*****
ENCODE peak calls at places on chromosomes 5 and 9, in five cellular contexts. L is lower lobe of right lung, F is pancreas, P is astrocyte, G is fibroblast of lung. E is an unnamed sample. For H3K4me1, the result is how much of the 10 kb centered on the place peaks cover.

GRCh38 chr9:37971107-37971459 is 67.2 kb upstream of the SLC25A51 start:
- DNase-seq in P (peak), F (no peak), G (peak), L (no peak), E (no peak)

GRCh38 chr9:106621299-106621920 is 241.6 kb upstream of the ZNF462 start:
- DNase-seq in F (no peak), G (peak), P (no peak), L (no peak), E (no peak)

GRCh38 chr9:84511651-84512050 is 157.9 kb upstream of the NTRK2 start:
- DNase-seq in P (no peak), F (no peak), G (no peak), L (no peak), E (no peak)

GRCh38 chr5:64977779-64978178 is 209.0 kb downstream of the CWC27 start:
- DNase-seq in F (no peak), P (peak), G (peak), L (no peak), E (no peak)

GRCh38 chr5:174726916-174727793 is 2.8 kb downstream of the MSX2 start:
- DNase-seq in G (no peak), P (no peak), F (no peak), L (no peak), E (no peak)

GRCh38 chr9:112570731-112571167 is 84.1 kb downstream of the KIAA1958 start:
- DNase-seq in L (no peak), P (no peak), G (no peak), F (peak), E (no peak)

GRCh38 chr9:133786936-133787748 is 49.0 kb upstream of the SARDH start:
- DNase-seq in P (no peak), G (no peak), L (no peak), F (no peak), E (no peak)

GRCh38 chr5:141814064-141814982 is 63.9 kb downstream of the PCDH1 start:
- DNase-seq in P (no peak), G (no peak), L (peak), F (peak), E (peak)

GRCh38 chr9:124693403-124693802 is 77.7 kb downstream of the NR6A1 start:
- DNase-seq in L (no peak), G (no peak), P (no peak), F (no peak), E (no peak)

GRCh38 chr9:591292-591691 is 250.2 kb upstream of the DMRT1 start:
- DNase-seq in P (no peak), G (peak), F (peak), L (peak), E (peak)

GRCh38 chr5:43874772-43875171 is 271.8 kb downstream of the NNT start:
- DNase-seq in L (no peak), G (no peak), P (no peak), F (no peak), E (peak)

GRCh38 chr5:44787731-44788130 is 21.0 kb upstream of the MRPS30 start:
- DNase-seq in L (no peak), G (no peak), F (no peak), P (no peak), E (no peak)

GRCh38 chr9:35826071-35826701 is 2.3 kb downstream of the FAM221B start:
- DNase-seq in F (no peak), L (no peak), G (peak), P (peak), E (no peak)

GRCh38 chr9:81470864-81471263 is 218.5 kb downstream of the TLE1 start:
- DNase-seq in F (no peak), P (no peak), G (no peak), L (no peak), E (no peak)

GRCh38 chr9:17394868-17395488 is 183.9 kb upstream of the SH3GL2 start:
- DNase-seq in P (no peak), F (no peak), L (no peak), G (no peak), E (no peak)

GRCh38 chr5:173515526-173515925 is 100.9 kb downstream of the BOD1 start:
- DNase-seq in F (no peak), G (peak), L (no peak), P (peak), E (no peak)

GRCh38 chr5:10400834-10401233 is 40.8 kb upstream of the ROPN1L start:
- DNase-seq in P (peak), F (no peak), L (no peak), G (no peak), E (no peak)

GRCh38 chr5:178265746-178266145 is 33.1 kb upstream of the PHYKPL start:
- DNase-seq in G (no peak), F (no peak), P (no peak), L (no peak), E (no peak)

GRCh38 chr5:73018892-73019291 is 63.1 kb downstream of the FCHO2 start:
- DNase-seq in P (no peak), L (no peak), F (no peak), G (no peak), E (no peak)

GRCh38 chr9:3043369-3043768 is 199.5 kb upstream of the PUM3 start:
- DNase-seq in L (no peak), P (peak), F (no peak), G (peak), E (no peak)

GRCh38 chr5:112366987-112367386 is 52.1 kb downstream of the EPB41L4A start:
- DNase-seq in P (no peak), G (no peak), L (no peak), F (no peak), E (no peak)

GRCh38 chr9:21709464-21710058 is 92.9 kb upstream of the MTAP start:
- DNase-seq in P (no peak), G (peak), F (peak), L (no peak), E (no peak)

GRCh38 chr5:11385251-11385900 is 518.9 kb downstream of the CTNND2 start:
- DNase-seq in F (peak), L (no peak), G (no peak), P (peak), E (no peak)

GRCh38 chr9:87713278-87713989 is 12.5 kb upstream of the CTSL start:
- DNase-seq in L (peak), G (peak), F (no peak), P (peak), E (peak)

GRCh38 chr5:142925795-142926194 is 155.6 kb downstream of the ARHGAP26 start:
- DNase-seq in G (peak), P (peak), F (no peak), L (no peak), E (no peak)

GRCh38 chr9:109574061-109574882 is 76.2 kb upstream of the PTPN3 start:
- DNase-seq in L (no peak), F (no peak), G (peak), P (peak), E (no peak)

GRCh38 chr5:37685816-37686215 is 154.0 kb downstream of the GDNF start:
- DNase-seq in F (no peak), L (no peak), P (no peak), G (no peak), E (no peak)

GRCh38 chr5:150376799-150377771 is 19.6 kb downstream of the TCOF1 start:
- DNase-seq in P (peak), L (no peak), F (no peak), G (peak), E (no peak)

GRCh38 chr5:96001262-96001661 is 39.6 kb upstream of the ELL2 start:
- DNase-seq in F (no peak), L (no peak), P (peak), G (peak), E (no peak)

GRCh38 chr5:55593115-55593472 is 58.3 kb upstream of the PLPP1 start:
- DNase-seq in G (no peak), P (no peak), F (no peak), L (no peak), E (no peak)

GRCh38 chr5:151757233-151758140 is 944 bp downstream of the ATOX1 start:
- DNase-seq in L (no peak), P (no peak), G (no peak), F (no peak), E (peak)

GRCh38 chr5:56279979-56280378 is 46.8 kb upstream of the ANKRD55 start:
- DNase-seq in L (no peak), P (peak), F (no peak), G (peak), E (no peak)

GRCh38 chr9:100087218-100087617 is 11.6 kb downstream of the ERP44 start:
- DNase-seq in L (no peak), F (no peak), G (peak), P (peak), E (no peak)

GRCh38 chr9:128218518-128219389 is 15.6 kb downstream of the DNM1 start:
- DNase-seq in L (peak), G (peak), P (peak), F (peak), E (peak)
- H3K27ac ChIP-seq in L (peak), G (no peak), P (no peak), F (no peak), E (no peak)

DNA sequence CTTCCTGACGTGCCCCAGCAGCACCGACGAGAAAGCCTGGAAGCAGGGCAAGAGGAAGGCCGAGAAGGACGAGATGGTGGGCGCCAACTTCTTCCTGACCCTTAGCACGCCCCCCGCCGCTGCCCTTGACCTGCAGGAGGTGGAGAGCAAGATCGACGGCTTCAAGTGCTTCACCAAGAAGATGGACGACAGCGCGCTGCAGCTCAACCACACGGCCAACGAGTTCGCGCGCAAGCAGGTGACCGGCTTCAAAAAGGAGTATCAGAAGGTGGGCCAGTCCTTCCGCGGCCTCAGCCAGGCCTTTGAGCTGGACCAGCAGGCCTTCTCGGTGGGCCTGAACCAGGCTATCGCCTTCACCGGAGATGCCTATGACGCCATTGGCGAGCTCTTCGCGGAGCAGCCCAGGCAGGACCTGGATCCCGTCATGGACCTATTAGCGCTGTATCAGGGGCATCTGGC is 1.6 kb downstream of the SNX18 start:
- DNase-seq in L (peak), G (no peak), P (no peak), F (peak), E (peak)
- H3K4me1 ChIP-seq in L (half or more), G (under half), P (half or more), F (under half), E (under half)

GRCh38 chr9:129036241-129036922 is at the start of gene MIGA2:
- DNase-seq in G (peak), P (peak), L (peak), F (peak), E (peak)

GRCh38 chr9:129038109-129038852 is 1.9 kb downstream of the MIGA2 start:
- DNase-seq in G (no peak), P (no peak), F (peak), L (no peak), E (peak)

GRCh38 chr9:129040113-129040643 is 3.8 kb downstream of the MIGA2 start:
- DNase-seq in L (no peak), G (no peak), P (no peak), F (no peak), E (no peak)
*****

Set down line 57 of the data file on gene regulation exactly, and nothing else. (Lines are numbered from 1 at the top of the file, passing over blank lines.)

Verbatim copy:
- DNase-seq in P (peak), L (no peak), F (no peak), G (peak), E (no peak)